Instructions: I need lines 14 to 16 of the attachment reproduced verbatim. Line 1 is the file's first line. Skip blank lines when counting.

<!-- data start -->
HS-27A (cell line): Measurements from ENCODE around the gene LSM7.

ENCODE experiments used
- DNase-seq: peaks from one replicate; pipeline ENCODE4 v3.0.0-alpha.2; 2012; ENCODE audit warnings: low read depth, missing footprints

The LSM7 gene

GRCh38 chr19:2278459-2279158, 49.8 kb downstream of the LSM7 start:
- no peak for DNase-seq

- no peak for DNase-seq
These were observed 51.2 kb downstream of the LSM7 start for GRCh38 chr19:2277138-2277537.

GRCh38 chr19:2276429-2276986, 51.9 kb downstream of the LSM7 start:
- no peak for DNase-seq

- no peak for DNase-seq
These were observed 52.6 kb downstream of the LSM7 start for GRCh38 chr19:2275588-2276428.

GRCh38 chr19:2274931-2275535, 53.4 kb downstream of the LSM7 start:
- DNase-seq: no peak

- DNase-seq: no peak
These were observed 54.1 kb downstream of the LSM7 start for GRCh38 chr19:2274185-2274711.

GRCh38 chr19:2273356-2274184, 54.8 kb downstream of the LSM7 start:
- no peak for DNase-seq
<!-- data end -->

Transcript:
- DNase-seq: no peak

- DNase-seq: no peak
These were observed 54.1 kb downstream of the LSM7 start for GRCh38 chr19:2274185-2274711.